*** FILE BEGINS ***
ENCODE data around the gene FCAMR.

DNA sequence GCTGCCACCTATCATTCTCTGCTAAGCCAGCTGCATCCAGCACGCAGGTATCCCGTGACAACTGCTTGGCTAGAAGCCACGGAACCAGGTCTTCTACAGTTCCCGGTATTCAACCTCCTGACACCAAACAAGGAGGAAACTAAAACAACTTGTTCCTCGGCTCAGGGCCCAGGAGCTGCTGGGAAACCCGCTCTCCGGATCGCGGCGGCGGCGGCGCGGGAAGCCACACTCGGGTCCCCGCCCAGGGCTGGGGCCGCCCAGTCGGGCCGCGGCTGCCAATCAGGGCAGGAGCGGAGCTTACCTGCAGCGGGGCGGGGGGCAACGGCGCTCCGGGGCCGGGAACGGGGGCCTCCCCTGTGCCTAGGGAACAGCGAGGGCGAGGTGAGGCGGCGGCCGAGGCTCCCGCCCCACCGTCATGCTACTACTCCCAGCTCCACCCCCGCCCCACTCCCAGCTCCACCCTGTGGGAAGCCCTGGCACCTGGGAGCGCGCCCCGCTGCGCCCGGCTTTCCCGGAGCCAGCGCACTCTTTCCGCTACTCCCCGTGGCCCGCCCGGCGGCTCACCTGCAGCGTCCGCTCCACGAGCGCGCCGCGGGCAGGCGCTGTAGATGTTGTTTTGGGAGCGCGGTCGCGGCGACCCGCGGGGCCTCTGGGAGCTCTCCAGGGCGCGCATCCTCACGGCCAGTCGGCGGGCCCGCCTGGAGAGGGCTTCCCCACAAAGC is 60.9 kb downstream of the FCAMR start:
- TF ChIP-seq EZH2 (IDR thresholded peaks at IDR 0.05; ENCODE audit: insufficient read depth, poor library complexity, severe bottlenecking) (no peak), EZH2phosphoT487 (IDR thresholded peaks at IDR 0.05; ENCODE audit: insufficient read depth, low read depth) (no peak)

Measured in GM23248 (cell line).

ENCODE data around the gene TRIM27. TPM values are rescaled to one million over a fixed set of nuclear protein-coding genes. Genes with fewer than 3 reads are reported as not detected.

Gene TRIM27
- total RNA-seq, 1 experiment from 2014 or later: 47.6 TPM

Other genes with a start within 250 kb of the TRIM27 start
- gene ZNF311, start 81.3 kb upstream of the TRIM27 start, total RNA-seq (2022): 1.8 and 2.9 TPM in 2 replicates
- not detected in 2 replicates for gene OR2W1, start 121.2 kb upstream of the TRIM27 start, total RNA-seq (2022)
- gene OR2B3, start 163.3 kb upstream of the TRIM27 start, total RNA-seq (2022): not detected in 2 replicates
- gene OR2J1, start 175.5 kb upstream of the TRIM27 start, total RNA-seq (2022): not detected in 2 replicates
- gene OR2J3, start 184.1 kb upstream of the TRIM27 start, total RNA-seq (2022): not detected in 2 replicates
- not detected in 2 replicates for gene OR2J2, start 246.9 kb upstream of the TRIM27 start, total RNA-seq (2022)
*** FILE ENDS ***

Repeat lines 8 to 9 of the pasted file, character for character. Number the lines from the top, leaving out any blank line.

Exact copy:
Other genes with a start within 250 kb of the TRIM27 start
- gene ZNF311, start 81.3 kb upstream of the TRIM27 start, total RNA-seq (2022): 1.8 and 2.9 TPM in 2 replicates